In Korean culture the nine-tailed fox (called kumiho) originates from the ancient Chinese myths and therefore shares many similarities to the Chinese huli jing and the Japanese kitsune. However, the tales of the malicious, flesh-eating foxes(in order to be a real person) are more common for the Korean counterpart, although there are a few tales telling of kindly kumiho. A fox that lives for one thousand years can become a kumiho, and it often takes the form of a beautiful young woman to seduce men in order to eat their flesh: usually the liver, although the heart is also a target at times. Most tales say that under certain circumstances a kumiho can become human, and the circumstances can vary from eating 1000 (or 100) men's liver or heart to just living with a man 1000 (or 100) days (during the period kumiho must hide its real identity from the man). Often, the kumiho has a special bead. kumiho gives a bead to a man and receives the bead by each other's tongue (It is similar to a deep kiss). By this way, it takes the vital force of that man. At times, the man is seduced and dopey. But if he does swallow the bead and look at the sky (or person and ground), he can get a special ability.
In popular culture
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In the manga and anime franchise Naruto, the nine-tailed fox is one of tailed beasts which play an important role in the series' overall plot. The nine-tailed fox is sealed inside the main character Naruto.
In the manga and anime franchise Omamori Himari, Tamamo-no-mae, the ancient nine-tailed fox, is the primary antagonist.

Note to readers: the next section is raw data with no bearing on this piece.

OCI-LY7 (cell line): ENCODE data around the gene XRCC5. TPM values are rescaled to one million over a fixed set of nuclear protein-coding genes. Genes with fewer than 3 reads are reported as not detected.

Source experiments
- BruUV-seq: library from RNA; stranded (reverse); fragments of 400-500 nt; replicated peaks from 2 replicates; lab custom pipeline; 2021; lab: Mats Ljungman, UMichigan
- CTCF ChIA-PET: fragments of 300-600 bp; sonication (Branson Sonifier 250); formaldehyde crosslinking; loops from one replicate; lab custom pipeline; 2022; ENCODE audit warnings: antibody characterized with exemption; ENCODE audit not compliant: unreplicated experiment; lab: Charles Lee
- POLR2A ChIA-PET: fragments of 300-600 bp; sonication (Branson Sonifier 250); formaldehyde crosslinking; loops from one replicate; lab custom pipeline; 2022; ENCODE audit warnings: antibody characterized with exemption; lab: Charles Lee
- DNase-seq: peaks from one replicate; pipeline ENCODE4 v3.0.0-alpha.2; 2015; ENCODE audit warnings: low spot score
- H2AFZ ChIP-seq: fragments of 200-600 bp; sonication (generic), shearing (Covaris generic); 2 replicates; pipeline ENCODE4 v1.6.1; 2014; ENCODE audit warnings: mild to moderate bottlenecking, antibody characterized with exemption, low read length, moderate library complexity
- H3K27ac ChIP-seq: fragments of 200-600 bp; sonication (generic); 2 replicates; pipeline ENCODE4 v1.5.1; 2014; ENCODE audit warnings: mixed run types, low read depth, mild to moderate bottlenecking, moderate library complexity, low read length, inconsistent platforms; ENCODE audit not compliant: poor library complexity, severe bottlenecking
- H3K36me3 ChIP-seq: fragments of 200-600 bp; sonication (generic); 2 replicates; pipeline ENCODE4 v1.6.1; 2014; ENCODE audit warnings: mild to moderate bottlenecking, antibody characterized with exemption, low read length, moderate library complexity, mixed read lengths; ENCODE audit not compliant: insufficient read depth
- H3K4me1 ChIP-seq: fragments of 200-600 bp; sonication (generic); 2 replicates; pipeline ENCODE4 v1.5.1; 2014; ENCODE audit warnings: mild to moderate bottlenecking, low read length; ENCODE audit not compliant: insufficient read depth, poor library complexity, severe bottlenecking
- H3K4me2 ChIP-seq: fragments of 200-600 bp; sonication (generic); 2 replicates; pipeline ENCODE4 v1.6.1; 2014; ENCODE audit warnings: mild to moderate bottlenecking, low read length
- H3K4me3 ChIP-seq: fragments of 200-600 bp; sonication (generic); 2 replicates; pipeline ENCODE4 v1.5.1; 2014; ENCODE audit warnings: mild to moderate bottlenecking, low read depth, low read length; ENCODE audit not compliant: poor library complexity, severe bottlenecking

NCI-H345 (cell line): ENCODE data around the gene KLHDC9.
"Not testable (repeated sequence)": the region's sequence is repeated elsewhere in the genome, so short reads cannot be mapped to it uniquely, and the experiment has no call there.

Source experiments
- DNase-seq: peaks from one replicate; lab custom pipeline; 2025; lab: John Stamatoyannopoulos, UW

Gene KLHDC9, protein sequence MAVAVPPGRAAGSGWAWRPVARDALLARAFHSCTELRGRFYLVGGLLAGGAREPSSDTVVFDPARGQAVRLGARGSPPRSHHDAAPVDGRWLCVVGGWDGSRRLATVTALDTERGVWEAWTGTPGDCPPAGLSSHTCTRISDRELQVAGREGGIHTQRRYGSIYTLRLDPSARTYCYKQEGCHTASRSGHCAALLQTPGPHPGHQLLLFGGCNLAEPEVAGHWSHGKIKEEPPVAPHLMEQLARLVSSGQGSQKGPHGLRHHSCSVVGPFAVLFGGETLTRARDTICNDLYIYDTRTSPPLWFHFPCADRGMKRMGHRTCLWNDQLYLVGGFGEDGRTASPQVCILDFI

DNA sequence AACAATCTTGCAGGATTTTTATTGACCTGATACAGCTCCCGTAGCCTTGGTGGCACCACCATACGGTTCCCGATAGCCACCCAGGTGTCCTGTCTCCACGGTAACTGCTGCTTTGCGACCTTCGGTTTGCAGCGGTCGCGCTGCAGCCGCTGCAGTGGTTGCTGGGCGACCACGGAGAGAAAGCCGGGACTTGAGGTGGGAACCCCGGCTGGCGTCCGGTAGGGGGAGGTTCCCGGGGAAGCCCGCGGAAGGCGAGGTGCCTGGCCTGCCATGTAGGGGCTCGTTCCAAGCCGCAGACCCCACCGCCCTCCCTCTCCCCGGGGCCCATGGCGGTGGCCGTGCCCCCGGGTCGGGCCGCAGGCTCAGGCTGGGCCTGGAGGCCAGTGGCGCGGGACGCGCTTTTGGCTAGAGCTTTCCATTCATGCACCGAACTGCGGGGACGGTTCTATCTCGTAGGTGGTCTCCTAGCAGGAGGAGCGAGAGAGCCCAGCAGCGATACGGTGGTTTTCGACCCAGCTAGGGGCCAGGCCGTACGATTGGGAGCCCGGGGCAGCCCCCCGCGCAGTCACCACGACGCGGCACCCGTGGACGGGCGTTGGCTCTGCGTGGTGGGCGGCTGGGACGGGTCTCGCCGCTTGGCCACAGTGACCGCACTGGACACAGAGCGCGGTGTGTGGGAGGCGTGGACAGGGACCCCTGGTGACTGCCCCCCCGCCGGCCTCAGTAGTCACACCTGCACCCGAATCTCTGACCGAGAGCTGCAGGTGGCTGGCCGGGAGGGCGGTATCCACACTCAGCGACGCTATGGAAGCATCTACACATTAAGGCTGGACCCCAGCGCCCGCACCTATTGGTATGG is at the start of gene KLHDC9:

In Ga-rei, the "spirit devourer" Byakuei is a derivation from the Nine-Tailed Fox's power, housing a sesshouseki inside it. In the second story arc, Kagura, the protagonist who can summon Byakuei, uses the sesshouseki to gain the power to save Kensuke's life, but at the cost of becoming the core of the resurrected Nine-Tailed Fox.
In the Anime XXXholic, Watanukis (pipe fox), in its full form, is a nine-tailed fox.
In South Korean romantic comedy series, My girlfriend is a gumiho, where the legendary fox is accidentally released from a painting.
In the game SCP - Containment Breach, the MTF guards are referred to as Nine-Tailed fox.
In the anime Inu X Boku Secret Service, the series focuses on how several families have ancient ties to spiritual beings. The character Miketsukami transforms into a man with fox ears and nine tails. He is often referred to as the "nine-tailed fox".
In the game Phoenix Wright: Ace Attorney - Dual Destinies a nine tailed fox is featured as a legendary creature that according to a village's legend, sealed away a Yokai in the village's Forbidden Chamber. A wrestler called "The Amazing Nine Tails", who wears a cape made to look like 9 fox tails, is also featured.
In the game The Legend of Zelda: Majora's Mask, Keatons are a race based on the nine-tailed fox, except they possess three tails.
In the game Musou Orochi 2 Ultimate, the nine-tailed fox is the true form of the game's main antagonist, Tamamo-no-Mae. Her form is revealed after she is reflected through her own sacred mirror.
In the game Rune Factory 4, the guardians of Leon Karnak are a pair of nine-tailed fox statues named Sano and Uno.
In the anime Kanokon, when the two characters combine they become a nine-tailed fox.
In the game Touhou Youyoumu: Perfect Cherry Blossom, the extra stage and phantasm stage boss is a nine-tailed fox named Ran Yakumo.
In the game Okami, Ninetails is the fifth boss you will meet in the game.
In the MMORPG Perfect World, the Ninetail fox is a mount players can ride and comes in a variety of colors, although the actual mount has only 3 tails. It is also a vanity pet available for all players in some versions of the game. They can also be tamed in Perfect World by Venomancers, a werefox race later in the game. as high level pets.
In the Manga Blue Exorcist the Nine-tailed fox that haunts killing stone, possesses the mother of one of the main cast.
In the MMORPG Aura Kingdom, the Eidolon Kotonoha is a Nine-tailed fox in a human form (and thus her tails are invisible), as such she is said to wield powerful magic.
- 『山海經』南山經, 又東三百里，曰青丘之山，其陽多玉，其陰多青䨼。有獸焉，其狀如狐而九尾，其音如嬰兒，能食人；食者不蠱。wikisource
- Nine-tailed fox stories at Aozora Bunko